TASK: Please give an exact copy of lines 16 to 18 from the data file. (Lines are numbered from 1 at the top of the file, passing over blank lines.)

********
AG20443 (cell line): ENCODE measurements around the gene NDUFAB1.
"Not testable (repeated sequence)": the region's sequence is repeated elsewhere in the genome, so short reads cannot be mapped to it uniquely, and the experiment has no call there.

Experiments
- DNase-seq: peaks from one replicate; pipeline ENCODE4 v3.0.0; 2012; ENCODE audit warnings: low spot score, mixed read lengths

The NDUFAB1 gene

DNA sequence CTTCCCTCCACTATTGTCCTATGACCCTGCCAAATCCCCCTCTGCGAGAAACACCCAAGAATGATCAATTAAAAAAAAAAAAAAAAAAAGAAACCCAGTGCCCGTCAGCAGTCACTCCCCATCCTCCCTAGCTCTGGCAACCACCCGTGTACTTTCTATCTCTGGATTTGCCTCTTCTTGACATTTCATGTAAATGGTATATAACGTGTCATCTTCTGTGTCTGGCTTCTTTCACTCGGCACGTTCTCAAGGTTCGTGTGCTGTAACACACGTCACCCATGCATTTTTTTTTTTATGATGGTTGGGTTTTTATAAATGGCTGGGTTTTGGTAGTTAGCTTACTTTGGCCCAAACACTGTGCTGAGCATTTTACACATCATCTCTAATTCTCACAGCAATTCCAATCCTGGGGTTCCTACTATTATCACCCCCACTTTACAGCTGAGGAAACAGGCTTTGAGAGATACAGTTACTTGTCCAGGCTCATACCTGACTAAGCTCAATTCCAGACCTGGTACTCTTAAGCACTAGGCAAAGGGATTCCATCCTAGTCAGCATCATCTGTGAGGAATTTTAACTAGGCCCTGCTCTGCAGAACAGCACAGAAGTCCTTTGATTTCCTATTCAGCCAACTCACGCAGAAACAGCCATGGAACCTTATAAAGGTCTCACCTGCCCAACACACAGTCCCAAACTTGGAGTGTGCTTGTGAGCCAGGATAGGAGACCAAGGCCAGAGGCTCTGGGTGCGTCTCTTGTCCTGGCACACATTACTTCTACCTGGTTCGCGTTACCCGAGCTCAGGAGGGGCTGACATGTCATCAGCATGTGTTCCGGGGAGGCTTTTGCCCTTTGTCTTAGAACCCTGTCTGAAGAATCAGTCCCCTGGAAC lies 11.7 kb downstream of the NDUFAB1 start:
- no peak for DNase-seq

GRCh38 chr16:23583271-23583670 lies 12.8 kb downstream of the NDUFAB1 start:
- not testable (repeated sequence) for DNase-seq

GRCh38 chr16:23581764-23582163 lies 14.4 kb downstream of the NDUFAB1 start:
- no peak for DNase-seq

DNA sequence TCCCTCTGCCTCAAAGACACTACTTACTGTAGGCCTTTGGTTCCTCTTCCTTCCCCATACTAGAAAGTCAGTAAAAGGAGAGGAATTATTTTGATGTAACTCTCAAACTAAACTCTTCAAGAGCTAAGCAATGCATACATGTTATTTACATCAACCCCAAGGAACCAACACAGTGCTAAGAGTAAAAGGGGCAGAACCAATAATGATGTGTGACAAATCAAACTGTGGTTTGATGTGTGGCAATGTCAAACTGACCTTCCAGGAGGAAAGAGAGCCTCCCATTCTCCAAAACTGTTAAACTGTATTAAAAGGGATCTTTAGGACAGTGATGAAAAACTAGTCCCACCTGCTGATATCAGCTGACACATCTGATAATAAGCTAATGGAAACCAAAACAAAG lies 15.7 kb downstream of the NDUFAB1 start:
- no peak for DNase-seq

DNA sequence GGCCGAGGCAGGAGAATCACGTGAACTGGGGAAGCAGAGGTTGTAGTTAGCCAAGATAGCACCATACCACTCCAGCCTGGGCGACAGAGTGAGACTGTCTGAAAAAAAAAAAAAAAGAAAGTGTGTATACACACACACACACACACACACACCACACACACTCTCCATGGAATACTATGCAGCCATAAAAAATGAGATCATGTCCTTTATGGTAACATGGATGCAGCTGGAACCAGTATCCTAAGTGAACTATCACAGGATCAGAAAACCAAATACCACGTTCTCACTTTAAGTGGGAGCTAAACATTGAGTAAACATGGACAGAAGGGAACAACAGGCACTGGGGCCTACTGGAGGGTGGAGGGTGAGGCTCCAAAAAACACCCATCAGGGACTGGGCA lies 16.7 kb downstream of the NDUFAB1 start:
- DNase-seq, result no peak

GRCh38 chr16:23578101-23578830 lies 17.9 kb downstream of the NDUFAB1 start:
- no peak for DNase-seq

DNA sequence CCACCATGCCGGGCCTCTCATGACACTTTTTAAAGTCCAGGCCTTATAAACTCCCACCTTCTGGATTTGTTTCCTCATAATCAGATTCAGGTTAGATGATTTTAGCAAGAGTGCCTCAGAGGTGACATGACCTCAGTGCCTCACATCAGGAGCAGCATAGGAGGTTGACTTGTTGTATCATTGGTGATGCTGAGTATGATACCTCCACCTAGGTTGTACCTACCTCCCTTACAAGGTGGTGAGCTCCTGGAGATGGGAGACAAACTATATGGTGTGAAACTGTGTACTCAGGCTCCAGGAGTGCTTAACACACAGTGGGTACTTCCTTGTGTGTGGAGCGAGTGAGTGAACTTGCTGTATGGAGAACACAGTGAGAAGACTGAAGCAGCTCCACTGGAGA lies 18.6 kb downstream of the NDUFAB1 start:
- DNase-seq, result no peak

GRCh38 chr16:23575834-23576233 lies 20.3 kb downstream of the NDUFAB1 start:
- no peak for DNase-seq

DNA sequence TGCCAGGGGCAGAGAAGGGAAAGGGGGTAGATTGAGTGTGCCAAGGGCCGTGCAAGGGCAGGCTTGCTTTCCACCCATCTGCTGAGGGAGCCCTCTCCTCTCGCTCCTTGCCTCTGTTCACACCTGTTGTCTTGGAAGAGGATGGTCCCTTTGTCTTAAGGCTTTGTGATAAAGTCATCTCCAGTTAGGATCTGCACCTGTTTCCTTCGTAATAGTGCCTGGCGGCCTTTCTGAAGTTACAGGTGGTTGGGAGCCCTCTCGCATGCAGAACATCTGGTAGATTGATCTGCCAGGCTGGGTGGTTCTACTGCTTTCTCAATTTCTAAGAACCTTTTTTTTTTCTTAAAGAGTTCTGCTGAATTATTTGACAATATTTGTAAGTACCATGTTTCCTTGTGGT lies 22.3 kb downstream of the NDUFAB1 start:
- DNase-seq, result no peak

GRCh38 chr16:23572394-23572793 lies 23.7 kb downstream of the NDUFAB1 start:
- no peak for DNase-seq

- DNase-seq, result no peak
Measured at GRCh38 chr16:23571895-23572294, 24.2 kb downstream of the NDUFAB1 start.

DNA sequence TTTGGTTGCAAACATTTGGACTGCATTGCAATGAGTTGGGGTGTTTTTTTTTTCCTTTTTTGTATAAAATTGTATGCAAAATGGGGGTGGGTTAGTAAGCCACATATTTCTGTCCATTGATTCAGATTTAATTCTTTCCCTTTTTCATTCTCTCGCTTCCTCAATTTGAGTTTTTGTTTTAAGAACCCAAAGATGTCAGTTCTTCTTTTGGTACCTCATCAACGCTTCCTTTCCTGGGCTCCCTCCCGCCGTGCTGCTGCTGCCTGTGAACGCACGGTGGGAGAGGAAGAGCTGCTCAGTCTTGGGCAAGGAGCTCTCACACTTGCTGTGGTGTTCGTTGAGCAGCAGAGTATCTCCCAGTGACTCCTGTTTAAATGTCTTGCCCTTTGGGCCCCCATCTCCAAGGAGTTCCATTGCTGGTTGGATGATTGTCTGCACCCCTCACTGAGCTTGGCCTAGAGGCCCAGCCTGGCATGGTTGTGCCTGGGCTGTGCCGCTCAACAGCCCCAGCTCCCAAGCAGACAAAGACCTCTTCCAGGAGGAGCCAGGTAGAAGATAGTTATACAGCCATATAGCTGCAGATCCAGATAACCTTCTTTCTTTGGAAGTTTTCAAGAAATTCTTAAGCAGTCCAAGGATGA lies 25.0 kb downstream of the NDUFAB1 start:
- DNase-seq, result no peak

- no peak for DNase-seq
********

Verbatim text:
GRCh38 chr16:23578101-23578830 lies 17.9 kb downstream of the NDUFAB1 start:
- no peak for DNase-seq

DNA sequence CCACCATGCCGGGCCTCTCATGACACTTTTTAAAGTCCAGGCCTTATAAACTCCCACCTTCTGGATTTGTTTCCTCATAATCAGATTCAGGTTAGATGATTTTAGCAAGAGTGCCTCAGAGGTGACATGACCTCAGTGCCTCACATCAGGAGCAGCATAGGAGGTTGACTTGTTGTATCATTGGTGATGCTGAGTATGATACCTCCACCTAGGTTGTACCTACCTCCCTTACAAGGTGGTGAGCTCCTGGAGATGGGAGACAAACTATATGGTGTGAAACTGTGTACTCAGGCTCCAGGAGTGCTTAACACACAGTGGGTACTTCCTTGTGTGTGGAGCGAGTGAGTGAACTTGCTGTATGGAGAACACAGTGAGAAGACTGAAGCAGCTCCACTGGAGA lies 18.6 kb downstream of the NDUFAB1 start: